The Guardian leads on the interest rate cut announced by the Bank of England from 0.5% to 0.25%.
"The move will bring relief to borrowers but has angered savers who have been getting poor returns for years because of low interest rates," says the Guardian.
"Keen to ensure that the cut is felt by households and businesses, the Bank's governor, Mark Carney, took a tough line with commercial banks, telling them they had no excuse not to pass the lower official borrowing costs on to customers."
The paper says Mr Carney promised extra funds for banks to cushion the blow to their profitability from lower interest rates as part of a four-point package.
The Times says pensioners and savers will be affected on two fronts because the interest they earn diminishes alongside rising inflation, squeezing their buying power.
The Telegraph reports that a number of the country's biggest banks said that they would delay mortgage rate cuts for customers by up to two months.
The Financial Times says: "Mark Carney had a lot of doubts to dispel as he announced a monetary stimulus to offset the shock of the UK's vote for Brexit.
"Many Remain voters fear the economy is now doomed to years of uncertainty. Leave supporters have accused the Bank of England governor - who warned of the economic consequences of leaving the EU - of talking the country into a downturn.
"Banks say that near-zero interest rates will ravage their business. Besides these partisan views, there is a widespread concern that, after years of extraordinary measures, policymakers have little remaining firepower."
The i's business editor Elizabeth Anderson comments that while borrowers can rejoice in cheaper loans the rate cut will bring more misery to savers and pensioners who have paid off their mortgage and rely on their income from money put by and investments.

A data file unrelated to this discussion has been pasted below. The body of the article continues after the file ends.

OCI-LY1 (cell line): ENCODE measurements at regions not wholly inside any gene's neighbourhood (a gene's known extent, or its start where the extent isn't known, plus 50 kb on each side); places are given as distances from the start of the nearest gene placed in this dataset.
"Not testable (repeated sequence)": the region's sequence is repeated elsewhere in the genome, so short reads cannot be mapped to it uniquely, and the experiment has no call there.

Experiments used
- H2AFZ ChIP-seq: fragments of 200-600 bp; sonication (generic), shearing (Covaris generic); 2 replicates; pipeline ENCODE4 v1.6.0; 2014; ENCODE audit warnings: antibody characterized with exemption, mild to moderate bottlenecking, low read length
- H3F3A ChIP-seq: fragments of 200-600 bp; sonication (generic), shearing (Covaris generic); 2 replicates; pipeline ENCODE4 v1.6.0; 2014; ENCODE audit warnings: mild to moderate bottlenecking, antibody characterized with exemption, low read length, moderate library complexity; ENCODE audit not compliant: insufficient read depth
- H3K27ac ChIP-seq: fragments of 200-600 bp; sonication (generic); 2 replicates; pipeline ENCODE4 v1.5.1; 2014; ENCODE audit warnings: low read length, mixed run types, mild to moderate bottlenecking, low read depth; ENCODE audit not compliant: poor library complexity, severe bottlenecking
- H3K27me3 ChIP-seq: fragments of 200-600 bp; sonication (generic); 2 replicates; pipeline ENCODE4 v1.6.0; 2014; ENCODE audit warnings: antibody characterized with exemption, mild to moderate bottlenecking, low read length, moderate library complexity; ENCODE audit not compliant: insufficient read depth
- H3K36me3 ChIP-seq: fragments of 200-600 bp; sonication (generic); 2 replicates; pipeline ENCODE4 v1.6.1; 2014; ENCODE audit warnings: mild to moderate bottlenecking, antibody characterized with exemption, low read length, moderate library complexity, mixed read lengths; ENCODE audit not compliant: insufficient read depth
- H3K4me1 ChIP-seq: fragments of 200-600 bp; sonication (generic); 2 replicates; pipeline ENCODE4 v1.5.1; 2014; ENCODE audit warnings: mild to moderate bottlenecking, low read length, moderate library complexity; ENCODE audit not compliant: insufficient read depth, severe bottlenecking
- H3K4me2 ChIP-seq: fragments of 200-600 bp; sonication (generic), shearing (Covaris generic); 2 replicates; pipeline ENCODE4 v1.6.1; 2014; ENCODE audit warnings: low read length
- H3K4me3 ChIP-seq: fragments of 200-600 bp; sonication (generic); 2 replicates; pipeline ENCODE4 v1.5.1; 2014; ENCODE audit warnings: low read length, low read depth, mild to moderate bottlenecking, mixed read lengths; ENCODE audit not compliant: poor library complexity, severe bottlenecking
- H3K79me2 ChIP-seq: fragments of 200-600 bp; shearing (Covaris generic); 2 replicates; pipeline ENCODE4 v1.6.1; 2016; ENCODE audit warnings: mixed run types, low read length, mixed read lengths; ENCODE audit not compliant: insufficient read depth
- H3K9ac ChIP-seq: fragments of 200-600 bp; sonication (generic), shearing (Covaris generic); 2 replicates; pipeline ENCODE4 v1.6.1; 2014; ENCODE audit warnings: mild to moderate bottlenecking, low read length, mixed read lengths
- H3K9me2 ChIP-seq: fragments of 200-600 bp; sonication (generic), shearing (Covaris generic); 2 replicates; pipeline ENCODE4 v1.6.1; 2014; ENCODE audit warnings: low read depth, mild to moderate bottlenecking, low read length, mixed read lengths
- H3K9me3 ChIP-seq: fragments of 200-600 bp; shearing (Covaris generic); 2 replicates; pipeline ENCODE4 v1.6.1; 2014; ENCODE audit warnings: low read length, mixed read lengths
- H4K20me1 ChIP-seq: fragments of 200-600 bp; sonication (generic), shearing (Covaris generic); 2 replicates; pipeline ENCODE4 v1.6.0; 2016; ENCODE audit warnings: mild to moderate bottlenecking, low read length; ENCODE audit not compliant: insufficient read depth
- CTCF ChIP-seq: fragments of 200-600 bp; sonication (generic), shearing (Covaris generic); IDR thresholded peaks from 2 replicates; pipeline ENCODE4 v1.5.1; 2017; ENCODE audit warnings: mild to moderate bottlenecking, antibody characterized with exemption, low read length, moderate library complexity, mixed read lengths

Let the Games begin
The papers look ahead to the Opening Ceremony of the Olympic Games which takes place in Rio on Friday.
In a leading article, the Times says the human spirit will be celebrated at Rio but the Olympics must return to its original code of modesty and fairness.
It states: "The Olympic movement is about the sense of community that this sporting competition engenders.
"It seeks, according to its charter, 'to create a way of life based on the joy of effort, the educational value of good example, social responsibility and respect for universal fundamental ethical principles'.
"The custodian of the charter is the International Olympic Committee, which in turning a blind eye to systemic drug abuse has let down athletes across the globe."
The Guardian expresses similar sentiment, saying that exalted ideals collide with a grubbier reality at Rio's Games.
"When competitors from more than 200 countries watch the Olympic flame blaze forth from the low-emissions cauldron at the Maracana stadium in the small hours of Saturday morning, it will mark the culmination of years of preparation.
"By the time it is extinguished the athletes will have triumphed, fallen short or stumbled, and these 16 days in Brazil will perhaps define their careers forever.
"The stakes are almost as high for Rio de Janeiro and the Olympic movement itself."
Bowie on shortlist
Finally, the Times reports that David Bowie could become the first posthumous winner of the Mercury Prize after his final album, Blackstar, was named on a 12-strong shortlist.
The paper says the late singer heads a list of high-profile artists vying for the award, with albums by Radiohead, Skepta and The 1975 also nominated.
Seven of the 12 albums have reached the Top 10 in the charts.
"The Mercury Prize has often appeared to pride itself on nominating critically acclaimed but obscure acts," says the Times.
"However, this year judges including former winner Jarvis Cocker and singer Jessie Ware, have eschewed that approach, plumping instead for some of the biggest-selling albums of the past year."